Bo Burnham: Inside (2021) Review: A Disquieting Mirror (Written by Mel Turnage)
I've been in a transient rut the past three weeks. Nothing to do, nowhere to go. My parents want me to get a job, and that's all they seem to talk about. It's getting annoying just to even exist. What could possibly pull me out of my pit of self-induced melancholy?
Oh hey, a new Bo Burnham special. Just my luck.
Digesting Bo Burnham's work has always been a voyeuristic endeavor. I've never felt entirely safe digging into his self-proclaimed unwell mental state, and Burnham always seemed to drag himself kicking and screaming on stage, unwilling to tell other people how he feels. For Inside, a comedy special written, shot, edited, directed, and performed by Burnham during a year of COVID-19 induced isolation, he seems more willing than ever to let others peer into him. Perhaps this is because no one told him that he needed to establish boundaries, or perhaps he never thought to stop himself from capturing the darkest thoughts in his head.
For a feature-length spot with a whopping crew of one, Inside has spectacular production value, and feels incredibly concentrated and cohesive. Burnham's signature comedic style of discreet bits told in quick succession works to great effect, but something else is at play that separates this from the average Burnham stand-up. Discreet jokes turn into discreet scenes, in a frenetic web of songs and vlog-ish updates on Bo's mental state during the special's production. While Inside may be marketed as a comedy special, it is really an autobiographical documentary crossed with a visual album. The closest comparison point I can think of for anything remotely like Inside would be Pink Floyd — The Wall: a series of interconnected musical numbers about the ills of society and self, all bound by a central figure whose mental state continues to rapidly decline.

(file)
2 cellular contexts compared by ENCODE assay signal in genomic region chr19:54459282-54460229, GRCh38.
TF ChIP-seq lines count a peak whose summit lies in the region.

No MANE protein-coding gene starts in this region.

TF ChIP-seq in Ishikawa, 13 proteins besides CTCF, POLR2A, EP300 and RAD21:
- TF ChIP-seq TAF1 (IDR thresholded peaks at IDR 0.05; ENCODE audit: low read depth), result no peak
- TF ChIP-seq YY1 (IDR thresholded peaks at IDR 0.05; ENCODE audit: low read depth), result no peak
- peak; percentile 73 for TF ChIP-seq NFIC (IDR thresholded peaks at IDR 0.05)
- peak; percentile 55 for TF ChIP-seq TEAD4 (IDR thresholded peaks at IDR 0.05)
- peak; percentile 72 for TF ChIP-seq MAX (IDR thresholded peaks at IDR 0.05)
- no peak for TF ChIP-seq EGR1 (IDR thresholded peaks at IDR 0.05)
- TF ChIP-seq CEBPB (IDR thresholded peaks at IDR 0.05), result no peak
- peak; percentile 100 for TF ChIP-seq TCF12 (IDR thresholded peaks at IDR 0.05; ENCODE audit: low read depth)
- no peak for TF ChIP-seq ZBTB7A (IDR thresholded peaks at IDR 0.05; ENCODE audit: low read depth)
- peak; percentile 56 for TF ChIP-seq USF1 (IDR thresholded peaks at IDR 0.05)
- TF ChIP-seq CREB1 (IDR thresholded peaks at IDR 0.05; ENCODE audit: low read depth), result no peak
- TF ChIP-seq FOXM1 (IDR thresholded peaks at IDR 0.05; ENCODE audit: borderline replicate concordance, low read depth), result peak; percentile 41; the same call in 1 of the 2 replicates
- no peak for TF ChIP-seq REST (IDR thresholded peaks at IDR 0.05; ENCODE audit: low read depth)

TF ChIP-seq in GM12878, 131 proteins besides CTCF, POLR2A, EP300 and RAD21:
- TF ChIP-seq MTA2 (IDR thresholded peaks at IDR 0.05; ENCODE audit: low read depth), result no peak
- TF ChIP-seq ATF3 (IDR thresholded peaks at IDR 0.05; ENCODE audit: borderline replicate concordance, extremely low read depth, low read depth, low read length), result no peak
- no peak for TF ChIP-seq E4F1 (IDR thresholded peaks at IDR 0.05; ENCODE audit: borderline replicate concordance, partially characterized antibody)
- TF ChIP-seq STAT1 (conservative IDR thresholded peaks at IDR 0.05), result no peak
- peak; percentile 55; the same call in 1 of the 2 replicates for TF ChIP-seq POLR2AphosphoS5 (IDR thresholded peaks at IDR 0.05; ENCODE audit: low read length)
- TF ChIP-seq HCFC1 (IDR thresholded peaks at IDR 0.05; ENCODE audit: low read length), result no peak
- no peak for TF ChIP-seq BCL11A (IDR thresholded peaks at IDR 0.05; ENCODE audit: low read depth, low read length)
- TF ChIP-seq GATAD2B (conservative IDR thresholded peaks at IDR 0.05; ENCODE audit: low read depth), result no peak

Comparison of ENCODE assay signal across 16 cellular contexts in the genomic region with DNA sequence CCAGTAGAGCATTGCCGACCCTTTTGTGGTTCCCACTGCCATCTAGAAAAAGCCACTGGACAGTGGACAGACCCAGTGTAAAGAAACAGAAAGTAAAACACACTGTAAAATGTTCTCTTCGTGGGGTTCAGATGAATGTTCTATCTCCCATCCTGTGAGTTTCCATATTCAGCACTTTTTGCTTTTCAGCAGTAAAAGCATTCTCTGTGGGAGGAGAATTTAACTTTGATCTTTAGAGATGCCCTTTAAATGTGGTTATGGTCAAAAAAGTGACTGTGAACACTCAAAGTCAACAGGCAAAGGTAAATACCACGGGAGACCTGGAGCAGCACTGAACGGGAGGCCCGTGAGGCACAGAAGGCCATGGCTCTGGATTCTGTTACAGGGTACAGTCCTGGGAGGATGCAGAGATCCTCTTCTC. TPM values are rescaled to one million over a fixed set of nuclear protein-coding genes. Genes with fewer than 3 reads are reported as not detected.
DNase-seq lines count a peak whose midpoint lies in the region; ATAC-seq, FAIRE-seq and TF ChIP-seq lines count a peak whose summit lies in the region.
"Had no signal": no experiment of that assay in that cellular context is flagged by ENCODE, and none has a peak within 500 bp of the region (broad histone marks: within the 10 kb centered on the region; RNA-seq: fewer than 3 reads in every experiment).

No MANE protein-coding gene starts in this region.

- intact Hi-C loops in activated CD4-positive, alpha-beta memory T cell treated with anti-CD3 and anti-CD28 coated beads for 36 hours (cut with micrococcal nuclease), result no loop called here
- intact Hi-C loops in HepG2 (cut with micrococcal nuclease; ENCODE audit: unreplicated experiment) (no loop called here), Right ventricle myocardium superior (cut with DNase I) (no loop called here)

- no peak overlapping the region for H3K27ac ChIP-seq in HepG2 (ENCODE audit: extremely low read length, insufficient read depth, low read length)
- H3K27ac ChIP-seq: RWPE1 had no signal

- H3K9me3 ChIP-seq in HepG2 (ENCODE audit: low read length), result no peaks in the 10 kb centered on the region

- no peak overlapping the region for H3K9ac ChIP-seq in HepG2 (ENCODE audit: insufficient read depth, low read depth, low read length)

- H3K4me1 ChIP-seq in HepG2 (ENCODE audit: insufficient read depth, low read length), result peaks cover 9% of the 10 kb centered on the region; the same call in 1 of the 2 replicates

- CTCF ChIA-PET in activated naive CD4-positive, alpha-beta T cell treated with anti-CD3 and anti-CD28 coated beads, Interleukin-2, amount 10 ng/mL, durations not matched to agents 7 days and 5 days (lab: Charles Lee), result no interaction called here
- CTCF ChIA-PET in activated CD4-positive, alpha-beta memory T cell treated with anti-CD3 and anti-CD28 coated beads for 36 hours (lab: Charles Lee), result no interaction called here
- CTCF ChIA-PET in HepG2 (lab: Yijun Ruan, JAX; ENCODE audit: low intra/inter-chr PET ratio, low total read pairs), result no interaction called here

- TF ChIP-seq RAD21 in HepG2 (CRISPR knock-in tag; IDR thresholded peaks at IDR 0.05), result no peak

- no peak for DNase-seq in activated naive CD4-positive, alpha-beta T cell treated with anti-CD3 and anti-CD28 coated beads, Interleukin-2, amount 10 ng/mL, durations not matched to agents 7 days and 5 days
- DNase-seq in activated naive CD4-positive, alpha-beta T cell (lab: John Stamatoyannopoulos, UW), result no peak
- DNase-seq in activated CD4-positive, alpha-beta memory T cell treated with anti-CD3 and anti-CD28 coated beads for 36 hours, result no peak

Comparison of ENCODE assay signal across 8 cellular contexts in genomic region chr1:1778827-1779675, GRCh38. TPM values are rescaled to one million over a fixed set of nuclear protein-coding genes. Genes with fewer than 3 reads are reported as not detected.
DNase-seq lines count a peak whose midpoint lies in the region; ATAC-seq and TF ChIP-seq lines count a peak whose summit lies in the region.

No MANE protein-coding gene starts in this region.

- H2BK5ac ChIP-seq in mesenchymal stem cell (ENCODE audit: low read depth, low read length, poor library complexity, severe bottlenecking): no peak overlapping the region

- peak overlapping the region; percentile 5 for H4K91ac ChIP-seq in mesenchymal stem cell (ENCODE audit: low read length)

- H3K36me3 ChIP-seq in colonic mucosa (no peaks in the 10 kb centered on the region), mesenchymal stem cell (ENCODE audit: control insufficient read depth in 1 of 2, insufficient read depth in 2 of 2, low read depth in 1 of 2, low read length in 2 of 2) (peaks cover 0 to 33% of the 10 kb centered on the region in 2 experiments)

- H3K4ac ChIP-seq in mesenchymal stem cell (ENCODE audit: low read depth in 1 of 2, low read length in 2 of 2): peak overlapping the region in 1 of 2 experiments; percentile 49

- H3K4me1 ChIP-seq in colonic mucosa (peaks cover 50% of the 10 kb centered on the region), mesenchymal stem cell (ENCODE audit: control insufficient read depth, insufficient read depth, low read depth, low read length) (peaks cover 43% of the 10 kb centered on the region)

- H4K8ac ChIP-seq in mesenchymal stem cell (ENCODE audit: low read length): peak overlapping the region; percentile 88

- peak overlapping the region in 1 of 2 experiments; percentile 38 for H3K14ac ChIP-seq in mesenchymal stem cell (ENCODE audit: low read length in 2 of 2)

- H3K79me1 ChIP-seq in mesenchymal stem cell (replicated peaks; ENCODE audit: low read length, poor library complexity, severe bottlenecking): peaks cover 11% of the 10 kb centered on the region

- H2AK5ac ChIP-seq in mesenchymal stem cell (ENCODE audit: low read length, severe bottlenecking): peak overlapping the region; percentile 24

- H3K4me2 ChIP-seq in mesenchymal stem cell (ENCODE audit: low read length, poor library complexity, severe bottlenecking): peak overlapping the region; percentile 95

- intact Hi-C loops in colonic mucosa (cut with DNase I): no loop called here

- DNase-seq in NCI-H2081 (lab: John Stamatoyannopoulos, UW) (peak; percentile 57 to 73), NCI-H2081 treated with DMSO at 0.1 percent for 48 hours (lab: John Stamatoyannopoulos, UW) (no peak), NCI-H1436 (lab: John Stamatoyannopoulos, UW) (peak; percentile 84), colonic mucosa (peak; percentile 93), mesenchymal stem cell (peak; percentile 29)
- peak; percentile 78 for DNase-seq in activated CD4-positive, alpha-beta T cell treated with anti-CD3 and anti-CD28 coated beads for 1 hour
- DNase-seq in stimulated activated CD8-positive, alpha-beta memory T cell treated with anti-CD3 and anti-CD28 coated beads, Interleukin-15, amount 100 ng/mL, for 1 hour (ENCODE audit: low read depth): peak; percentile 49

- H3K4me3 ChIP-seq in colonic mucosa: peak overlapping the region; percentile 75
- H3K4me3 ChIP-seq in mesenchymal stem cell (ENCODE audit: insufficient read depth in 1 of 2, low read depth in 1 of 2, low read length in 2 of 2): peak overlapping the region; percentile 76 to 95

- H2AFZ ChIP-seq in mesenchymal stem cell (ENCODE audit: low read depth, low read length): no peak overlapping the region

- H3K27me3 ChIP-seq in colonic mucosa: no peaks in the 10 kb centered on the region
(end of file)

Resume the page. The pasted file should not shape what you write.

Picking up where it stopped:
Burnham bemoans so many things: capitalism, hierarchy, racism, social media, his family, his career, his relationships... all with some latent anger, but mostly with an indirect confusion. Like, "where do I go from here? What am I to make of all of this? Perhaps the easiest thing to do would be to just end it all." Burnham doesn't shy away from his suicidal thoughts, and in one scene, implores the viewer to seek help for their own mental health problems. This scene shows two Bo's at once: one telling the viewer that it gets better, and the other sitting in silence, seemingly tired of what the other Bo is saying. Many scenes are structured this way, with Bo watching himself in one way or another— whether by making a mock reaction video of his own performance of a song, or setting up a mock Twitch stream of him playing a video game where he is the main character.
Inside. Not just stuck inside because of COVID, but inside Burnham himself. Inside his head, his thoughts, his emotions. Trapped inside a closet with a crazy man that doesn't want us to watch his every action, and yet paradoxically, he films with the assumption that we will. We have become an observer, an accessory to Burnham's mental anguish.
What are we to do? Well, what is anyone to do to resolve their problems? Maybe it's okay to stay inside. Maybe I should hold off on going to that job fair.
Bo Burnham: Inside gets a 5/5.